Cannabis Cultivation Pots. Photo by Chris Kilham
Like many other Americans, when lawyer Keith Stroup comes home after a long day at work, he likes to unwind by pouring a glass of wine, sitting on the couch and enjoying the news. But first he’ll roll a joint.
“If I’m home, not traveling, I smoke generally every evening. ... That’s just my routine. It has been for many years,” the 70-year-old Washington, D.C., native told The Huffington Post.
Stroup, who founded the National Organization for the Reform of Marijuana Laws in 1970, first tried marijuana nearly 50 years ago during his freshman year at Georgetown University Law Center and has been smoking ever since. And he’s not alone.
The most recent data from the Substance Abuse and Mental Health Services Administration show that marijuana use has increased among individuals over the age of 50 in the past decade. In 2012, 8 percent of those aged 50-54 said they’d used marijuana in the past year, nearly double the percentage from 2002. Users aged 55-59 more than quadrupled, from 1.6 percent in 2002 to 7.4 percent in 2012. Among people 60-64, use nearly doubled, from 2.4 percent to 4.4 percent in the same period. The data were collected for the agency’s annual National Survey on Drug Use and Health, which polled more than 68,000 Americans over age 12 in 2012.
So why are older generations increasingly lighting up and getting high? Older pot smokers offer a few different explanations.
No longer juggling a career with raising children, mature Americans may find themselves with more free time (and disposable income) to enjoy the vice of their youth.
Zoe Helene, a Huffington Post blogger who turns 50 later this year, started using marijuana in her 20s and then mostly stopped during the 1990s, finding herself with a high-powered career plus a partner who was strictly against it. She said she has seen similar patterns with her peers.
Her friend, Susan, a 62-year-old landscape architect, first tried marijuana in high school but didn't start smoking it regularly until her early 50s. Susan, who asked to have her last name withheld, said she started using marijuana again as her kids moved out of the house, her business became more established and she wasn’t as worried about being “lucid” all the time.
“When you’re child rearing, you can’t say one thing and do another,” Susan said. “You have to set an example for your kids. Once your kids are gone, you’re much more free to explore.”
Another lure of marijuana for older individuals is its ability to relieve pain. In states where medical marijuana is legal, cannabis is prescribed for chemotherapy-induced nausea or for nerve pain and other chronic conditions. Chemicals found in marijuana have an analgesic effect on the brain, and some studies have shown it can even help with rheumatoid arthritis.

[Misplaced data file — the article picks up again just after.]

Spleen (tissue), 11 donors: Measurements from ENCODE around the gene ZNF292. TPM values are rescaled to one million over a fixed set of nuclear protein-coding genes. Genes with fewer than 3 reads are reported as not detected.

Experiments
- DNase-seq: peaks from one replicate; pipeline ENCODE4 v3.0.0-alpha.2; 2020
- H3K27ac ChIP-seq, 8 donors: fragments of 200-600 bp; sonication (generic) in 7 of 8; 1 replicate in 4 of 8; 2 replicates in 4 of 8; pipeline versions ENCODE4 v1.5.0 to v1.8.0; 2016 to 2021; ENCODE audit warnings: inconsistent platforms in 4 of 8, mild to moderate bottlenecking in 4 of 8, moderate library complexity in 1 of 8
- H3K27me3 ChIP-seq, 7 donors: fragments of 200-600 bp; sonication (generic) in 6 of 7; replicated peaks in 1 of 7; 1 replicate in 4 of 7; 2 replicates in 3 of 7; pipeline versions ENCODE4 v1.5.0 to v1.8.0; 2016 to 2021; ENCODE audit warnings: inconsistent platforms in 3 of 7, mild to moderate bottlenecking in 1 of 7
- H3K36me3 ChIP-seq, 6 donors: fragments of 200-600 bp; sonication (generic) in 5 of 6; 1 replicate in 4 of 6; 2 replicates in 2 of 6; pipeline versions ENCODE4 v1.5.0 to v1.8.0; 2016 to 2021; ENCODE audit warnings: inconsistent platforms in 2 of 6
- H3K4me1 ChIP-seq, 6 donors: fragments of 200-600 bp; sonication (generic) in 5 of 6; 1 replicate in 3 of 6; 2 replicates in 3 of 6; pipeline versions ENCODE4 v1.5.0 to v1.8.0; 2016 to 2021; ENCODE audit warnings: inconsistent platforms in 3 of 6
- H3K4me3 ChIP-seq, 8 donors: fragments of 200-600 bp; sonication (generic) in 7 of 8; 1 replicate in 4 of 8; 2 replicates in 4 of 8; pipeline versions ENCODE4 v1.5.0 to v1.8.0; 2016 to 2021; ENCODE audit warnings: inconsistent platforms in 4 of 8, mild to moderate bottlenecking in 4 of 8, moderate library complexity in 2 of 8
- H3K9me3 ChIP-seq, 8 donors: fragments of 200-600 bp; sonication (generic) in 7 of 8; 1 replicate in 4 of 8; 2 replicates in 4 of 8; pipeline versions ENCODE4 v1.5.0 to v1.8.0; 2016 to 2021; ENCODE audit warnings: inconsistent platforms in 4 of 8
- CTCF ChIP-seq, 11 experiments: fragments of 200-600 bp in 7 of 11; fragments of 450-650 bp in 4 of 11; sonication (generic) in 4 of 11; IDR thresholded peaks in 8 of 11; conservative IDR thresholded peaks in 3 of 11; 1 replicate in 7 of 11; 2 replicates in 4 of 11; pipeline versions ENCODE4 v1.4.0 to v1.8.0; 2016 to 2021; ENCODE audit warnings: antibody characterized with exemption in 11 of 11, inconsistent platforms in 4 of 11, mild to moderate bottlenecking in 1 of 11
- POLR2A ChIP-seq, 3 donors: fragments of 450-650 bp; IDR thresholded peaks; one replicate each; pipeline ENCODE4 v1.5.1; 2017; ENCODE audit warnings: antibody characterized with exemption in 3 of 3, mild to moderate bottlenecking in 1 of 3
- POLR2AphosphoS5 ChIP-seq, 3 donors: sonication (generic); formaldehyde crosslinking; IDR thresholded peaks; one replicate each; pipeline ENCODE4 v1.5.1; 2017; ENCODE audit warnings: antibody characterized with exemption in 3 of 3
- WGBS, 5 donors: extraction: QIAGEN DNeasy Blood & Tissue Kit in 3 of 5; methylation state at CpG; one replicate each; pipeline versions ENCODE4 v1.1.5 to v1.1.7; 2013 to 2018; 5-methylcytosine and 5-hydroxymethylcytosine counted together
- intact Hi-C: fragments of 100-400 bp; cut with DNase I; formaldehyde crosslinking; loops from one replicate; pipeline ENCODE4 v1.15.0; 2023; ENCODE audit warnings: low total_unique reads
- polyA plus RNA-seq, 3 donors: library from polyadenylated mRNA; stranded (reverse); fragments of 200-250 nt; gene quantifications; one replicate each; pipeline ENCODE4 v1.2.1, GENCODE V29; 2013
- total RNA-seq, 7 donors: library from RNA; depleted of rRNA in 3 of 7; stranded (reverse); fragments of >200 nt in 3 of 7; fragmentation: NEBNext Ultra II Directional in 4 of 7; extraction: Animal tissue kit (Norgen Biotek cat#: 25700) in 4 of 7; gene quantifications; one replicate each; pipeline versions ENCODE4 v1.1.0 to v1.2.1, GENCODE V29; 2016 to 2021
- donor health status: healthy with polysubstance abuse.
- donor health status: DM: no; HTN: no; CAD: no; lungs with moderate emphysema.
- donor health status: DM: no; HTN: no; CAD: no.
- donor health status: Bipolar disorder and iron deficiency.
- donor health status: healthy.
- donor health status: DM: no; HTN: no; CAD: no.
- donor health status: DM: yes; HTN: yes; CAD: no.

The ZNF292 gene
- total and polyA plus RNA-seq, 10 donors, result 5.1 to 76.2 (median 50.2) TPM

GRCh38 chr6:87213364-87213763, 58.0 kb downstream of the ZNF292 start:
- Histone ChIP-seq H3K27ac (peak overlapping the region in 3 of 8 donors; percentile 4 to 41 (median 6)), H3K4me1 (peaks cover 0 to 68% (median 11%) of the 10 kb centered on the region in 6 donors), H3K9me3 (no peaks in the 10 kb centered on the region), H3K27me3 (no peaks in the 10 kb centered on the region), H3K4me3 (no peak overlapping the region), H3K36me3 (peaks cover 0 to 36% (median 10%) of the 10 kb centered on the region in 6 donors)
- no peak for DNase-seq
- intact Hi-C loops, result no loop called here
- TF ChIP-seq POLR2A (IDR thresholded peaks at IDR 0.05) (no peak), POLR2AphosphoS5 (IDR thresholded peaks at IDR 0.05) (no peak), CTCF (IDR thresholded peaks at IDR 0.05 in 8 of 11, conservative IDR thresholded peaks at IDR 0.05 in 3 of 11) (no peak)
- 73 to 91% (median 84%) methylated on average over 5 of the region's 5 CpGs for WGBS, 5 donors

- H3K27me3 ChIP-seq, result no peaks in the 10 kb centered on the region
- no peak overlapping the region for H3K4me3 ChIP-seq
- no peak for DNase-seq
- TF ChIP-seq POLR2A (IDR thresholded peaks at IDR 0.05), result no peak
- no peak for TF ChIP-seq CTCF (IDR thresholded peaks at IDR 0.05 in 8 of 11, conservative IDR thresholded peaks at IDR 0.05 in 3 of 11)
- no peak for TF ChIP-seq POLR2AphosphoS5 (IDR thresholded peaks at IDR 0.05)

Susan experienced the pain-relieving properties of the substance last year when she developed shingles. “It was really painful, and Chris [Helene’s husband] brought me some edibles, and it was amazing how it helped with the pain,” she said, adding that she could see herself using marijuana in her later years for pain relief.
Beyond physical pain, those interviewed agree that the drug helps them escape their everyday troubles. Susan said that getting older can be stressful, with worries about aging parents and the deaths of loved ones. “It brings your own mortality home,” she said. “So I thought, why the hell not [smoke]? It relieves stress and tension.”
While marijuana can dull pain, users also note that it can intensify senses and pleasures. A friend of Stroup's, who asked to remain anonymous, recalls smoking 25 years ago one summer evening. “I was sitting there under the trees, and I noticed there was an incredible musical symphony going on. It was the birds in the trees up above me, and they were singing back and forth,” the 77-year-old Washington, D.C., writer said. “I also realized it was going on every night, but most nights I didn’t notice because I was worrying about the book I was writing, the bills I had to pay, or whatever.”
In Stroup’s social circle, he said, some smoke and some don’t. According to Stroup, asking a party host if it's all right to smoke a joint is no different than asking if you may light up a cigarette.
Stroup said it’s not unusual for him to get calls from old friends who are now empty-nesters asking where they can get some weed again. “I simply can’t help them,” he said, given the illegality of the drug and the attention he receives as NORML's founder.
Meanwhile, in Massachusetts, where possession of small amounts of the drug has been decriminalized, Helene and her husband, ethnobotanist Chris Kilham, rarely smoke marijuana but will eat it on occasion. At a typical dinner party in their social circle, she said, it’s not unusual for one person to bring a bottle of wine and another a basket of fresh-baked pot brownies.
Not everyone partakes, but nobody really flinches either at the sight of marijuana. “If you go to a party, inevitably there will be people getting high,” said Kilham, 61. “I don’t even think about it.”